I was walking over to the internet place when ran into Jose, owner of Terry, my favorite dog in Las Varas. I first met Terri, a sort of Sharpei-style dog, when I was helping kids at the after school program in Las Varas to do computer stuff. He was the cutest little guy and he loved being petted. He and his owner would sit in the shade early in the am, visiting with whoever came by.A few months ago I took a bunch of photos of Terry (pronounced with a kind of French accent) and Jose, and had them developed. This morning Jose was alone. No Terry. And he had the packet of Terry’s photos in his hand. And tears in this eyes.

Last week Terry had a series of seizures, and died. Quickly. Jose and I were both crying. I am so glad the photos were done in time. As I walked on, I heard someone ask Jose where Terry was. I turned back to look, and Jose was explaining what happened, and showing his friend the photos. I felt good and bad. Bad for Terry and Jose, and glad there were some photos.

I did my first fax from Las Varas today. I don’t think there’s one in Chacala. At least, not a public one. A property owner here wanted some more photos and also a map of Chacala, with it’s various attractions. Since the mail service here is really non-functional, I faxed the draft sketch of the map. I will find out later if it worked. It was 10 pesos, 90 cents.

Riding home, in the remaining collectivo, we came around the curvy section of the road near the Rancho Miralta, and almost ran into a group of stray cattle with big horns. Very dangerous corner, but Samuel is a good driver and we were fine. So were the cows.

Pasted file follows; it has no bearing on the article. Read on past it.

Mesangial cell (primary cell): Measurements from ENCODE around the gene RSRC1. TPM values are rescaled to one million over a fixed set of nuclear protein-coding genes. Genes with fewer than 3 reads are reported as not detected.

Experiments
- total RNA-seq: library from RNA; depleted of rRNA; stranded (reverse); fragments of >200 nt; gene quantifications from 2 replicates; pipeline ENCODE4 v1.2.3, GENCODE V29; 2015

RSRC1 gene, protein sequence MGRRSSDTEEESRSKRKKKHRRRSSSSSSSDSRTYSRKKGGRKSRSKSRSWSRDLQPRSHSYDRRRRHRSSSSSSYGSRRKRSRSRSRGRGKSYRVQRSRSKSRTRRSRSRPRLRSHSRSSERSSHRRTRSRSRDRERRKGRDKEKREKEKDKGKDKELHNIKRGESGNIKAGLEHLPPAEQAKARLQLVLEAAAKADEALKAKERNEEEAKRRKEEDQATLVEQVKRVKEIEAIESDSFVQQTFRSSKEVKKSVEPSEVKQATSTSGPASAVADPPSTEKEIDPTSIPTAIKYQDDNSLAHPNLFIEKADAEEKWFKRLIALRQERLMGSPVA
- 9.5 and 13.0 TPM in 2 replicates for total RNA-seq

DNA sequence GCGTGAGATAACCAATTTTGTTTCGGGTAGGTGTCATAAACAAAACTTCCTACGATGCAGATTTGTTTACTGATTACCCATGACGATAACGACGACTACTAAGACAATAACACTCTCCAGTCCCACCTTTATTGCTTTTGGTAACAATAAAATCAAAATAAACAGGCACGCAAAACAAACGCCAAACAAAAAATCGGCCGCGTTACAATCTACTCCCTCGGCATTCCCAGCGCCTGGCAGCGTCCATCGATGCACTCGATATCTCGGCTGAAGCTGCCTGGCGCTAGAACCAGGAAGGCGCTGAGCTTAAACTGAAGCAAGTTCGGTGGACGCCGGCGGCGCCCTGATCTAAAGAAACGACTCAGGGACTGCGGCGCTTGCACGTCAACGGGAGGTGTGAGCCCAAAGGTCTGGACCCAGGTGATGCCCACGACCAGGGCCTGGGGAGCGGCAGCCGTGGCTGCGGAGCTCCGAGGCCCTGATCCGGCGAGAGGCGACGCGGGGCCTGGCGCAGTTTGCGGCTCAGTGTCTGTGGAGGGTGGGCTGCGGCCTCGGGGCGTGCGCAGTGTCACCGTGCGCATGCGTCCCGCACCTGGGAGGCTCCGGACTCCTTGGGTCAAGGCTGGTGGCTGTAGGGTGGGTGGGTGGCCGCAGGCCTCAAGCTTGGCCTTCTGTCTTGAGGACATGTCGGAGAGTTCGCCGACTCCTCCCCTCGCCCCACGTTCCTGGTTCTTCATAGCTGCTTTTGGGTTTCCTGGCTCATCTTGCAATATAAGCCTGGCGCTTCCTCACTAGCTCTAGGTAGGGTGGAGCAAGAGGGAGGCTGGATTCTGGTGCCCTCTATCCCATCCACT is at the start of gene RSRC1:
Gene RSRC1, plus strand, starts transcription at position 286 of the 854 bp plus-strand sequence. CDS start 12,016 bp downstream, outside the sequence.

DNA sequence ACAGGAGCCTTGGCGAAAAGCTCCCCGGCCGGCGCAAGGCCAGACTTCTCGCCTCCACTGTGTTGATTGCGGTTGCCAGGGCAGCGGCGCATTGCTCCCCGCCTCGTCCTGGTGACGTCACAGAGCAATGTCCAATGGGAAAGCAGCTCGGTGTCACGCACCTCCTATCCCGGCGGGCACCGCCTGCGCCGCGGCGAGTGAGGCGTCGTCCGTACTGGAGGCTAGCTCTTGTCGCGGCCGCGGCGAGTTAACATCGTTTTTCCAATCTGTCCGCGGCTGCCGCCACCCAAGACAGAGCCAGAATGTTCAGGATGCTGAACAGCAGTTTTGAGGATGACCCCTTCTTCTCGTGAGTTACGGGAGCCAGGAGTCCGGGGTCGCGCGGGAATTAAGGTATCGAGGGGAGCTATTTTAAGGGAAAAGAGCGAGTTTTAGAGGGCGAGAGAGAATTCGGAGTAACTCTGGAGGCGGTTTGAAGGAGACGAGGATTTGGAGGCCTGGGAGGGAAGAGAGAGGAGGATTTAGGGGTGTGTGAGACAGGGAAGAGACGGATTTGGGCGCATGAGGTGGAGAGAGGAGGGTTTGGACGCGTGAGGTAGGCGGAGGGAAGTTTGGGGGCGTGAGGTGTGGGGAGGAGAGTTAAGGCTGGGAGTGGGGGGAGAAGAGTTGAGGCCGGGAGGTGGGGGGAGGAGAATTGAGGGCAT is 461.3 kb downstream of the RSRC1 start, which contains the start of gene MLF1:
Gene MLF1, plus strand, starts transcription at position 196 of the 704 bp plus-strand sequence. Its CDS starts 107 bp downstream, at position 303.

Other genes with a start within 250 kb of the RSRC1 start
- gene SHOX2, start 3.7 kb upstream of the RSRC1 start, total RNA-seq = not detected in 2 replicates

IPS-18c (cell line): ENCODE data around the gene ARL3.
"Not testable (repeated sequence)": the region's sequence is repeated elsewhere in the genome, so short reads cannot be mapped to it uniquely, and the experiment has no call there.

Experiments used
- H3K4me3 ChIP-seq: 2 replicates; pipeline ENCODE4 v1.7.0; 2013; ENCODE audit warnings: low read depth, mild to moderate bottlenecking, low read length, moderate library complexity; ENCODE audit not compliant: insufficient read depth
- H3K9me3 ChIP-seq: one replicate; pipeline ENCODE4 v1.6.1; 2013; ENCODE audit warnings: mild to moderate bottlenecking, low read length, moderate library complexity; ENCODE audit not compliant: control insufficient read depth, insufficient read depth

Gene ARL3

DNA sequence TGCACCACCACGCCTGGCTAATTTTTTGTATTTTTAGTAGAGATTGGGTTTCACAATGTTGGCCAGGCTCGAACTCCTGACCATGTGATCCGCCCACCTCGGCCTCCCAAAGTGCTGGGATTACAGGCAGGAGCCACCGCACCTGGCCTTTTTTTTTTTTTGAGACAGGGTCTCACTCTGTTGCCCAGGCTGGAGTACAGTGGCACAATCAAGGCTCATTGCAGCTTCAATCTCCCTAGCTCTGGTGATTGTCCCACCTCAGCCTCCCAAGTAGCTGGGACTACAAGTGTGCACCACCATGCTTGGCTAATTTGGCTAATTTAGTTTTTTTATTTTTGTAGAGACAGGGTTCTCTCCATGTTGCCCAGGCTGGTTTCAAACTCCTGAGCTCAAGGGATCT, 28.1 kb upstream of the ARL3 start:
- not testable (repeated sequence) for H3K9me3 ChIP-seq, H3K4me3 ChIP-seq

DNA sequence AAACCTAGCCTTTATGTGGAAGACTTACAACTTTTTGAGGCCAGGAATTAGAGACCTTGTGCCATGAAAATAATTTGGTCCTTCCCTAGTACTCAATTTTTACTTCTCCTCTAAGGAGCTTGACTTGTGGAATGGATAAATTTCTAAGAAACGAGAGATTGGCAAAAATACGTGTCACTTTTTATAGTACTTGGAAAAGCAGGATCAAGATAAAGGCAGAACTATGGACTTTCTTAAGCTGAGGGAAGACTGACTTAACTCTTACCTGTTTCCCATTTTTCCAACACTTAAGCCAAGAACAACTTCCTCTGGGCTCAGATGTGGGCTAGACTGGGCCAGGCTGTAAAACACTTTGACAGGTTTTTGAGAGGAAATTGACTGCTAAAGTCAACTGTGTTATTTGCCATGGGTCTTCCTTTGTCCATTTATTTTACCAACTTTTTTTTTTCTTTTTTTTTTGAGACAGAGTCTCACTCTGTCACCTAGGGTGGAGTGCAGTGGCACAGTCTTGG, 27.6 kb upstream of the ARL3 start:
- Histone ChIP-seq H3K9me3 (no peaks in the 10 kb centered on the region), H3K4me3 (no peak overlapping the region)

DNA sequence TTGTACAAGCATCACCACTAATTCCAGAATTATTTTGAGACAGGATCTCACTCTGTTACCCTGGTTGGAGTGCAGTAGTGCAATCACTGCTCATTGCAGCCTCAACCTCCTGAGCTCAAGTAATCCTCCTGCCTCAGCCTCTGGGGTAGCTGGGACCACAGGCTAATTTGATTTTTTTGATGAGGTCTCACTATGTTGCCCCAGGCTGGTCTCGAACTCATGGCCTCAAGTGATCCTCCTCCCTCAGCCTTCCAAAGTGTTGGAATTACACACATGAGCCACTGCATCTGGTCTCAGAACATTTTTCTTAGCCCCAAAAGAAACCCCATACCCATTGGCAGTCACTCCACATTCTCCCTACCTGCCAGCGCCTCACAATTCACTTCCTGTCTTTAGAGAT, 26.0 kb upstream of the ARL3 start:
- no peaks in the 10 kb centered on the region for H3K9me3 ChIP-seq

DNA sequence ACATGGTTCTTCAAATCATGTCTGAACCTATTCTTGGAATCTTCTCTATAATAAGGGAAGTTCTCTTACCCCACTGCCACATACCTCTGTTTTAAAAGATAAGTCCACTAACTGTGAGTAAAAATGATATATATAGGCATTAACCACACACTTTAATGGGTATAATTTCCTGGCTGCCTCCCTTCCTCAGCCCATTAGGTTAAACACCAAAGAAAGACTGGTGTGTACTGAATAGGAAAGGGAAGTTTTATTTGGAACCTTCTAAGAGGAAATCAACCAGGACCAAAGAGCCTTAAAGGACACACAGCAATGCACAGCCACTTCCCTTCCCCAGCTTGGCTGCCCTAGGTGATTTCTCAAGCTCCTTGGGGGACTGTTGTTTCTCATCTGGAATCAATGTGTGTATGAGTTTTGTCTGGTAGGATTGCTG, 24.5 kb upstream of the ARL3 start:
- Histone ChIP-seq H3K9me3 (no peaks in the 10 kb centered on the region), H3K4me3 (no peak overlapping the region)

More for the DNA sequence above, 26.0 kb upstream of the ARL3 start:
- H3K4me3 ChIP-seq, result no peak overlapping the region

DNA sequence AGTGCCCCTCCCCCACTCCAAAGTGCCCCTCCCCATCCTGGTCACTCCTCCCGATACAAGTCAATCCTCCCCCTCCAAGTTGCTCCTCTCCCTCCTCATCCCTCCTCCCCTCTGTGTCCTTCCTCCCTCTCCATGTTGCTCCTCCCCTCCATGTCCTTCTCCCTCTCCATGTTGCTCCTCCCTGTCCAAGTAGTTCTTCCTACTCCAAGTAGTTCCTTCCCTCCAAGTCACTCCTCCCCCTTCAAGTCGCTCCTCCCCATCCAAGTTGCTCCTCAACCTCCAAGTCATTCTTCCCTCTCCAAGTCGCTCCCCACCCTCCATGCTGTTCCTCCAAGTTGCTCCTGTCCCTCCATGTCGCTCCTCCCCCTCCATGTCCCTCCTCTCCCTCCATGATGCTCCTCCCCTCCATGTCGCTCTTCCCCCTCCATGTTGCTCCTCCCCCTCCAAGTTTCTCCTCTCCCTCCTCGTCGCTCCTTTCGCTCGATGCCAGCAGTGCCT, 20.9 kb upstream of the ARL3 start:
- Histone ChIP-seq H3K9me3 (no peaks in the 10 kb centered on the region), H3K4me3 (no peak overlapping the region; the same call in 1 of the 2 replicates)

Got home, and found two workers finishing the cement block wall between the paved road and the front garden. It’s going to look good. And my landlady has Buena Noche (poinsettia plants) ready to put there. She just came by, to visit and to get the rent, which is due tomorrow. She needed the money for the cement and the workers.

Today is the last Novena or Rosary or whatever we have been doing for Pilila this past nine days. I was going to go to the six o’clock service instead of the 4pm one. I just realized there were two different services everyday. The six pm was better. Much cooler walking over there, and cooker sitting in the shade.

Yesterday I got a ride for the last half of the walk over to Pilila’s. On a moto. I hate motos, but I took a ride anyway. I seem to have no principles at all when it comes to a cooler ride on a hot, humid day. It’s 3pm now, and I am keyboarding in the shade, in the breeze, and still dripping sweat on my arms, face, back and hands. Whatever.

I slept thru the start of the final service this evening. I ended up just going for a walk. And remembering some times when Pilila and I walked around town looking at plants.

She seemed to know lots about the uses of plants, but I never really was sure about her information. It’s hard to look things up because of the differences in names. Local names for plants, Spanish names, Latin names, English names. It gets a little confusing. Not that being confused in Chacala is unusual for me.

1 comment:

Gin said...

Re: accident on calle. Isn't Mexico the most incredible place? No one ever seems to get upset over anything. It seems it is the responsiblity of whom ever is driving to keep a sharp eye out ahead. It would be interesting to know what the bus driver told his Jefe.